triangular emblem on his buggy—something the Amish consider an improper
worldly symbol. The justices instructed the Minnesota court to reconsider
that decision in the light of Smith.
The justices this week overturned a Washington state
ruling granting a church an exemption from Seattle’s historic
preservation law. They ordered the Washington Supreme Court to review
Smith in reaching its decision. The court also declined to hear a case in
which a federal appeals court, citing Smith, rejected a New York church’s
attempt to overturn its landmark designation.
The Federal Appeals Court in Chicago ordered a lower
court to review a Muslim prison inmate’s complaint about meals
containing pork but noted that "Smith" cut back, possibly to
minute dimensions, the doctrine that requires government to accommodate,
at some cost, minority religious preferences. Marcus
The Washington Post article quoted Forest
Montgomery, counsel for the National Association of Evangelicals, as
"The problem with the decision is that the United
States Supreme Court has gutted the free exercise clause of the first
The article also quoted University of Texas law
professor Douglas Laycock as saying,
"Smith is being taken for all it is worth,"
by lower courts handling religious freedom cases.
Clearly the Supreme Court now views itself as a second
legislature. Instead of delivering judicial decisions on the basis of laws
made by elected legislators and the executive, the Supreme Court now
enacts laws of its own devising. Again we would emphasize that such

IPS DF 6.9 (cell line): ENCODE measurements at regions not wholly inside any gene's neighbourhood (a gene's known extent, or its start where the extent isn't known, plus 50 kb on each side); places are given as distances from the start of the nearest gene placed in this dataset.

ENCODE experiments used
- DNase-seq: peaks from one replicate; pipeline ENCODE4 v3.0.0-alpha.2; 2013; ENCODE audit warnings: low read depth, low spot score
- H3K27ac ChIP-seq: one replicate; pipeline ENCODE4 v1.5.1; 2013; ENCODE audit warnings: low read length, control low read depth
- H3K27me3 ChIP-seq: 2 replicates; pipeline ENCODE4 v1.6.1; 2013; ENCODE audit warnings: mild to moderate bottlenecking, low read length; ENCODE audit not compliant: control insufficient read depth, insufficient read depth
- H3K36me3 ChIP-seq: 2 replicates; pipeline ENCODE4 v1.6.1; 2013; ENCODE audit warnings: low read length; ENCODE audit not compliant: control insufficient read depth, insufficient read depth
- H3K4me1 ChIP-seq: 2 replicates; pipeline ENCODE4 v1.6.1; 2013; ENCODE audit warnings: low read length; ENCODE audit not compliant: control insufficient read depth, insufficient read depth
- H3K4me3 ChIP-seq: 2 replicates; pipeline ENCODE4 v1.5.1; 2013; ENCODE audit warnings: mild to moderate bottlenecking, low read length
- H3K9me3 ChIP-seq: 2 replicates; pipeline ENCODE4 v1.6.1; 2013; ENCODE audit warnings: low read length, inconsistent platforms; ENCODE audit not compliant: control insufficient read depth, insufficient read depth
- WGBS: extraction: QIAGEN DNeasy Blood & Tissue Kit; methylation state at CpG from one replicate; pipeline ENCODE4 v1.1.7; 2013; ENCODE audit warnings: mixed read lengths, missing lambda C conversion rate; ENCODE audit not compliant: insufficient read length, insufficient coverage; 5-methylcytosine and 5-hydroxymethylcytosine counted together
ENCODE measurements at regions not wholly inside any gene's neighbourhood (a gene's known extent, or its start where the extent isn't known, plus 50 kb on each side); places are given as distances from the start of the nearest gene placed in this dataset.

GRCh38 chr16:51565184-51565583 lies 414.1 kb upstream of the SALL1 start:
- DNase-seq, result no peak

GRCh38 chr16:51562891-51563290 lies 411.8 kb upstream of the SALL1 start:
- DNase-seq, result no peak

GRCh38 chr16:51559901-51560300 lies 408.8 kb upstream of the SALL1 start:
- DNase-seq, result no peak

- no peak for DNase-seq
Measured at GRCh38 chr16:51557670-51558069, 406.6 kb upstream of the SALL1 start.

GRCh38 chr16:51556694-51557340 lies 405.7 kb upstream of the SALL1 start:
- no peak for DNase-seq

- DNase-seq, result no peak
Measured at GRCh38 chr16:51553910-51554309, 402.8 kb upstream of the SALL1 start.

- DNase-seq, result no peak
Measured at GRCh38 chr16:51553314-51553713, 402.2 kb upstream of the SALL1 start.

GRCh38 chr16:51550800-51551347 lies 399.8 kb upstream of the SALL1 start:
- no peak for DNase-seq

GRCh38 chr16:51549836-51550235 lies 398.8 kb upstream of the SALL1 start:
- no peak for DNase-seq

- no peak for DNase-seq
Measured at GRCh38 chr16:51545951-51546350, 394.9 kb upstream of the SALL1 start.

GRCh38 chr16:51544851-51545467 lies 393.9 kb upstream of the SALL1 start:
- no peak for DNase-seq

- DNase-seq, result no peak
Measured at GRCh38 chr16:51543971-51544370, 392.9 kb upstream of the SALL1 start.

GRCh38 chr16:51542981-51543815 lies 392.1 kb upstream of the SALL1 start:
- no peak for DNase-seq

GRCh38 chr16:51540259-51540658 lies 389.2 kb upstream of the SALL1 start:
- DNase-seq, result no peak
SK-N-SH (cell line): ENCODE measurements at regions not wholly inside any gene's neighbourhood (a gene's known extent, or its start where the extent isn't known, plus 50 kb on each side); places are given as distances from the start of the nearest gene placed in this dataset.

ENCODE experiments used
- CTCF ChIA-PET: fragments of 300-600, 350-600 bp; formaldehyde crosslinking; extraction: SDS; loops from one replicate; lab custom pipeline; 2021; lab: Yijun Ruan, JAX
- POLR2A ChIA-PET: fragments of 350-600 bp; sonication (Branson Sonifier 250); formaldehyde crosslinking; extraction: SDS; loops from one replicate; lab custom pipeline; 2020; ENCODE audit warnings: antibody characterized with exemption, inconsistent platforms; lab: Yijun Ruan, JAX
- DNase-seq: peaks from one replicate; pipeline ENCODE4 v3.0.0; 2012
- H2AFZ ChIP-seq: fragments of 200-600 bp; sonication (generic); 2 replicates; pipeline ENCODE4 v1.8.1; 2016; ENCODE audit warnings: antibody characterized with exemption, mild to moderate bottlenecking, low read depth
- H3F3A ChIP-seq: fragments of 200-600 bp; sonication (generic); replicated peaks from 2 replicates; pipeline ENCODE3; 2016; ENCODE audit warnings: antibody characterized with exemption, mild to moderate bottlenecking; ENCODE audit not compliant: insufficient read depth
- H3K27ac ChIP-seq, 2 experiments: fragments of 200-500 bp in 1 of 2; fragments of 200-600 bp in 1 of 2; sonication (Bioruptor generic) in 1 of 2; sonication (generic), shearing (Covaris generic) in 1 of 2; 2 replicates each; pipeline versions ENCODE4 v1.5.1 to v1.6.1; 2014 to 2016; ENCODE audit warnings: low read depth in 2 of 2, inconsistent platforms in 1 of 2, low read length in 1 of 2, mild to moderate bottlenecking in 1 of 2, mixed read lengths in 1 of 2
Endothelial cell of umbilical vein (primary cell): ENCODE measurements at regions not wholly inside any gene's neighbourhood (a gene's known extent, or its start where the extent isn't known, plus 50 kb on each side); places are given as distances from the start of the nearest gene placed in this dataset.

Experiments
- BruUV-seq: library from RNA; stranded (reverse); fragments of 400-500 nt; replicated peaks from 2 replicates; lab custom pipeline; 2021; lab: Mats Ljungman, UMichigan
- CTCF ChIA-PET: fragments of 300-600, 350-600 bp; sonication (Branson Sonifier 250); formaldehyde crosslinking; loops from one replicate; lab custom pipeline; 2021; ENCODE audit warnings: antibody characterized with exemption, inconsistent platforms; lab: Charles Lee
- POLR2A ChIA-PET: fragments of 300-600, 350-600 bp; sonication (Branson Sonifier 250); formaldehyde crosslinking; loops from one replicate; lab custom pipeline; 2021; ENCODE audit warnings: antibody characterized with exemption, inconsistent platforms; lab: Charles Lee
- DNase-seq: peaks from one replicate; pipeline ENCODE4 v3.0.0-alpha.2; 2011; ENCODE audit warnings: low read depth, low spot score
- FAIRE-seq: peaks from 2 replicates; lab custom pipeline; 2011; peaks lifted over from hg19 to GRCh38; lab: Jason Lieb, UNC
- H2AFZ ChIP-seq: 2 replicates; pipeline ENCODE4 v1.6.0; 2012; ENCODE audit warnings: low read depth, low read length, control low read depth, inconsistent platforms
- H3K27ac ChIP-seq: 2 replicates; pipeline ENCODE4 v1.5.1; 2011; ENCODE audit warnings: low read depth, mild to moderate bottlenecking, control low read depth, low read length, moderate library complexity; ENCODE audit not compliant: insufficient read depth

unwarranted action of the judiciary is fraught with great peril. Since
Supreme Court justices are not subject to the elective process and are
elected for life, the citizens have no way in which they can express their
dissent from the actions and enactments of the Court. Never should the
justice system be permitted to enact laws. This is not its proper
function. That function belongs to the legislative and executive arms of
President Bill Clinton satisfied some by introducing
the Religious Freedom Restoration Act in 1993. This act did proclaim the
serious consequences of the Smith (Peyote) decision in 1990. In Section 2,
subsection (a), Article 4 of the Act it was stated that—
In Employment Division v. Smith, 494 U.S. 872 (1990)
[the Peyote Case] the Supreme Court virtually eliminated the requirement
that the government justify burdens of religious exercise imposed by laws
neutral towards religion.
However, the law suffers from two serious impediments.
The first was that it has been found necessary to enact religious freedom
in Congress. This should be totally unnecessary, since such freedom is
guaranteed by the Constitution. Once a freedom is reduced to guarantees by
law, then it is evident that the same body, the Congress, with
Presidential consent, can remove that freedom in defiance of the
Constitution. It would have been of far greater worth had Congress
impeached the five Justices for their effort to destroy the First
Amendment through the judicial processes. This would have sent a powerful
signal to all future justices to remain within their proper sphere of
The second impediment was that in Section 3, Subsection
(b) of the Religious Freedom Restoration Act, exceptions were provided to
the provision of religious liberty. This Subsection stated,
3(b) EXCEPTION.—Government may substantially burden a
person’s free exercise of religion only if it demonstrates that
application of the burden to the person—
(1) is in furtherance of a compelling governmental
(2) is the least restrictive means of furthering that
compelling governmental interest.
Manifestly, future governments would be left to
interpret "governmental interest" to their own benefit. The Act
left the door open to religious persecution. This was a matter of no
little import for the future of American religious liberty.
A deeply divided Supreme Court on July 2 1997, cut down
the Religious Freedom Restoration Act. This confirmed the Court’s